Santa Paula Times

GMSP: EDC-VC CEO notes education important for Ventura County to stay competitive

February 25, 2009
Santa Paula News

The President/CEO of Economic Development Collaborative of Ventura County (EDC-VC) addressed economic prosperity in Ventura County at a recent Good Morning Santa Paula.

By Peggy KellySanta Paula TimesThe President/CEO of Economic Development Collaborative of Ventura County (EDC-VC) addressed economic prosperity in Ventura County at a recent Good Morning Santa Paula. State Farm Insurance/Jim Tovias hosted the Chamber of Commerce-sponsored event held at Logsdon’s at the Santa Paula Airport.With a sharp focus on the attraction, retention and expansion of businesses in Ventura County, the Economic Development Collaborative-Ventura County (EDC-VC) works to maintain the county’s economic health and vitality. A regional public/private economic development organization, the EDC-VC delivers programs that promote jobs and economic growth, and raise overall productivity and incomes.EDCVC President/CEO Bruce Stenslie gave a wide-ranging address and noted that economic prosperity in Ventura County will rely on education to deal with “competitiveness in the future.... No one has the magic bullet of where key investments” will be made, but several are prominent.Ventura County’s educational opportunities will remain important, and “its competitiveness in the future will be based on skill of workforce.” And although it’s not the specific role of the organization to “fix education,” this must be done on numerous levels.Stenslie said it is difficult to recruit new business to Ventura County, as the area cannot claim cheap land or cheap labor. “It’s very difficult to attract business to California and the Central Coast” based on those issues.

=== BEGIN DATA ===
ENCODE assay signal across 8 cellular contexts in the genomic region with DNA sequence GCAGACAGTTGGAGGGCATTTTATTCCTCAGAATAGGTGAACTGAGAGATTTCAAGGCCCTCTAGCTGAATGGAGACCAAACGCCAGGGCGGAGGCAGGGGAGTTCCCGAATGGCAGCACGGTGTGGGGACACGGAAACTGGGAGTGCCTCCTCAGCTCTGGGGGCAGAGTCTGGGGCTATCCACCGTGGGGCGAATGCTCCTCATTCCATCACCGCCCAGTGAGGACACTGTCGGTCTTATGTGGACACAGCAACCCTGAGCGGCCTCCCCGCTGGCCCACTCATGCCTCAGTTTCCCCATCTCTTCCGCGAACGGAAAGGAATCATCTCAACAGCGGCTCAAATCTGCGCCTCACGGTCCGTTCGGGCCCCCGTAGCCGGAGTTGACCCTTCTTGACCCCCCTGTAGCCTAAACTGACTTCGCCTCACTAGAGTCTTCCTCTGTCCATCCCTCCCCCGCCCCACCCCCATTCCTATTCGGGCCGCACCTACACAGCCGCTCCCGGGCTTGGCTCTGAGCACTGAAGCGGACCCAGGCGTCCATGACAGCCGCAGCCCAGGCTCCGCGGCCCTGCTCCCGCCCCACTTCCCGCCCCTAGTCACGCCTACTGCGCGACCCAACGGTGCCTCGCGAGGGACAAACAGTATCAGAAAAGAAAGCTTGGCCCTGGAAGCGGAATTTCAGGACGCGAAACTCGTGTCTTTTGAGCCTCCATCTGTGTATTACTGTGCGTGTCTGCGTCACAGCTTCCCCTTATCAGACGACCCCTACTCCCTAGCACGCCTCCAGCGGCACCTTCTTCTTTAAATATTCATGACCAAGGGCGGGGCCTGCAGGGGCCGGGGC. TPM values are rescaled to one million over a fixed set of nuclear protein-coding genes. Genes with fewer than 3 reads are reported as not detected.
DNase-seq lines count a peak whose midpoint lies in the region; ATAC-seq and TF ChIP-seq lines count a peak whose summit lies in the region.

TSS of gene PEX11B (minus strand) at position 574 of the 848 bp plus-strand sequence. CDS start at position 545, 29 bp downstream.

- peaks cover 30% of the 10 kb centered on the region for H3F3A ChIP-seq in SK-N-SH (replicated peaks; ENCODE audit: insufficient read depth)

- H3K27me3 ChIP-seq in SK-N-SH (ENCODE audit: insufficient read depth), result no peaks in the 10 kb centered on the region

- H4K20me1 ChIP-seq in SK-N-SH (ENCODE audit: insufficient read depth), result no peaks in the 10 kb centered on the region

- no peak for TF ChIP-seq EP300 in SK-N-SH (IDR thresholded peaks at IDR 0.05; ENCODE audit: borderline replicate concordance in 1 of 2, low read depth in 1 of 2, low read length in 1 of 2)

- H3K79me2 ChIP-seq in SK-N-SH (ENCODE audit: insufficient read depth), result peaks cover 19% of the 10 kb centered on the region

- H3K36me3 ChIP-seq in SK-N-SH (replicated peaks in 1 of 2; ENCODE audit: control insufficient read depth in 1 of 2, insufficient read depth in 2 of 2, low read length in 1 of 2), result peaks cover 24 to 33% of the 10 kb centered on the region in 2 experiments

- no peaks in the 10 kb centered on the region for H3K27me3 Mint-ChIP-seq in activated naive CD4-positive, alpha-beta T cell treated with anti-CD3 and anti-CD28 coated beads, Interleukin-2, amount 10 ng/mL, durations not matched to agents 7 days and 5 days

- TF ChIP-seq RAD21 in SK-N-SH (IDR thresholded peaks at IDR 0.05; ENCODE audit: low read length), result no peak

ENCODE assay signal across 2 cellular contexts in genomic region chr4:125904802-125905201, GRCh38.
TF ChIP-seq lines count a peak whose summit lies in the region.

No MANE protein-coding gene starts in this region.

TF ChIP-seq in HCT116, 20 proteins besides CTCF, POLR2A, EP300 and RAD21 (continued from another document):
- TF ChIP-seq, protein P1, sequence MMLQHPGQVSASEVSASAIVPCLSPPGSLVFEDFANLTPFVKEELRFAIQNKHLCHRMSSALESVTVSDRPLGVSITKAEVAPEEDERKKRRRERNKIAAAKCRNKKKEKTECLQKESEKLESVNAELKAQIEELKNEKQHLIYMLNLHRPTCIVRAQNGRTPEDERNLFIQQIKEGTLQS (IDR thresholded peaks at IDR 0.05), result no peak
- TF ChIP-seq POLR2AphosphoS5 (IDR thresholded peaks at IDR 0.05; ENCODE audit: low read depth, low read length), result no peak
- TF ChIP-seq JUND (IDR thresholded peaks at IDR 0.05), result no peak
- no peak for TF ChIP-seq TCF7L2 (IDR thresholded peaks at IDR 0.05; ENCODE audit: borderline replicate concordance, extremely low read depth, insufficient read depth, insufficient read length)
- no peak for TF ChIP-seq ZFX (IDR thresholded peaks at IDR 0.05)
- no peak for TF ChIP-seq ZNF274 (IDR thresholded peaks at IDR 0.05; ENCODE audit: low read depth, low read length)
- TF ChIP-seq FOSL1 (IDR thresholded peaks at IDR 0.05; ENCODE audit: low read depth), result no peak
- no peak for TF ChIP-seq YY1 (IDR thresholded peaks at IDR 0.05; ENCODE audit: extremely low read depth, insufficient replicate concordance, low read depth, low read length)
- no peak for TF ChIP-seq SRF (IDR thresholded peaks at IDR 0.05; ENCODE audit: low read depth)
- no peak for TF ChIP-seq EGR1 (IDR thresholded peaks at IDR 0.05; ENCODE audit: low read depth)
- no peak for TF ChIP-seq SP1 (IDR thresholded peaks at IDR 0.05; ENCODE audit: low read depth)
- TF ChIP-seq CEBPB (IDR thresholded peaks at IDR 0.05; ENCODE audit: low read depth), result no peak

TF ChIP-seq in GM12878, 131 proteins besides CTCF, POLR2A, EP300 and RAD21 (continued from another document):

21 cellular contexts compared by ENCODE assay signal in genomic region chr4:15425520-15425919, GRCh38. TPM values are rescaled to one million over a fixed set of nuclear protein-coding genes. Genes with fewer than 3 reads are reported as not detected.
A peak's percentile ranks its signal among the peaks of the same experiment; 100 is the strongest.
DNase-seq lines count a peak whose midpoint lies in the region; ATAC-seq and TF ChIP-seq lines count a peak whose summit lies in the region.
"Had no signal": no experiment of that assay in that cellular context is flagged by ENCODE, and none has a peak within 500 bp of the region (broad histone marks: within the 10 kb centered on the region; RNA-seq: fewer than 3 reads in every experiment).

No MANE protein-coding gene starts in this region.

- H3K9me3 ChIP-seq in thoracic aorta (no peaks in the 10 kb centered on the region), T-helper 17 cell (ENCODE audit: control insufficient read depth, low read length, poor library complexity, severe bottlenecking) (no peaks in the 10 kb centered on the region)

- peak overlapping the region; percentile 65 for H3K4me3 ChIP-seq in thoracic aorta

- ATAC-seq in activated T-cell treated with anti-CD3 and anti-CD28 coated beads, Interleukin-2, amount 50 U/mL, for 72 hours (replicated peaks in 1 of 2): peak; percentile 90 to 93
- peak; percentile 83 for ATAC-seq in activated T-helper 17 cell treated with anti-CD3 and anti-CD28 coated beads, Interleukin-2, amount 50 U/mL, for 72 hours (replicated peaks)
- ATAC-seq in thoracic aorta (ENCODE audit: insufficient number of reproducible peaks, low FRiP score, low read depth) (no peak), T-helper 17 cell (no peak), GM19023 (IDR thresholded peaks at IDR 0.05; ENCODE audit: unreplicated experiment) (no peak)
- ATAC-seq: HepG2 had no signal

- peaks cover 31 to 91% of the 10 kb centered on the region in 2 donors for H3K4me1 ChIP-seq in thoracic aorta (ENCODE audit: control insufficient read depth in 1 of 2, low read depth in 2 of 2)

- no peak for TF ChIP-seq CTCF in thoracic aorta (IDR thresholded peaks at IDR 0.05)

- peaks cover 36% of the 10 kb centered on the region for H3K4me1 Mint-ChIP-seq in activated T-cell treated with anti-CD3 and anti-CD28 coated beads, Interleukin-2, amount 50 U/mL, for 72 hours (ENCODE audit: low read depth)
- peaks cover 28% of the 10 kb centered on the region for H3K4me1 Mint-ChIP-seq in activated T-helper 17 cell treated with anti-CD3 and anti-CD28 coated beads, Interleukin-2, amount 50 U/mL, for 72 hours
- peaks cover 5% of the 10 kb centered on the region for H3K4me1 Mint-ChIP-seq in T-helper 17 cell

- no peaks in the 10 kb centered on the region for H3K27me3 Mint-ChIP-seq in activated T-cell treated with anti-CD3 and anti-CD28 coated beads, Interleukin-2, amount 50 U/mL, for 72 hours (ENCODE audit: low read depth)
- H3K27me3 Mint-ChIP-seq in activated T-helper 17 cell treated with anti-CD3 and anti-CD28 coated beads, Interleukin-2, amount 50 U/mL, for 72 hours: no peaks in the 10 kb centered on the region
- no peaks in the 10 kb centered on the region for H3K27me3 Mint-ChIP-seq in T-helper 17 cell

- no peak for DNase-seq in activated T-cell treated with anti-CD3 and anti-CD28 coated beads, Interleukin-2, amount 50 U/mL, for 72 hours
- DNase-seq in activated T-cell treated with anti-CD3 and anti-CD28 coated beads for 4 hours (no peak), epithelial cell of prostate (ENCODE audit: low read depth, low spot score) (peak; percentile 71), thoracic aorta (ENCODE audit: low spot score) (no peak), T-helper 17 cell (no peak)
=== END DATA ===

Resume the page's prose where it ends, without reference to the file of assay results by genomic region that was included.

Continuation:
The Economic Development Collaborative of Ventura County has found that the number one “barrier” to new business is the lack of access to capital, a need that can be addressed in certain cases by EDCVC as well as small business consulting. “And,” noted Stenslie, “we have the capacity to do a lot more to create a broader network” of business assistance.An opportunity in improving the county’s economy with new business is the access to global markets offered in Ventura County, such as the partnerships being formed with the Port of Hueneme to ship goods worldwide.As a true collaborative voice of Ventura County, the EDC-VC is funded through contributions from the County of Ventura, nine cities in the county, and top-level private sector executives.The EDC-VC Revolving Loan Fund Programs and the Business Enhancement Program have been responsible for the creation and retention of more than 1500 jobs since 2001. A conservative estimate shows the economic impact of the jobs created and saved from 2001-2006 to be more than $177 million for Ventura County.“We are a private organization” that has no elected officials serving as EDC-VC directors, and Stenslie said the organization works closely with the county Job and Career Centers that connect workers and businesses. Funding is provided to EDC-VC to “work with businesses,” including those on the verge of failing.“We try to prevent them from going under and we count on an annual basis the number of workers we helped stay on the job.... The Job and Career Centers are funded to invest in workers,” and Stenslie said although the EDC-VC is more geared toward working with business, “we are so intertwined.”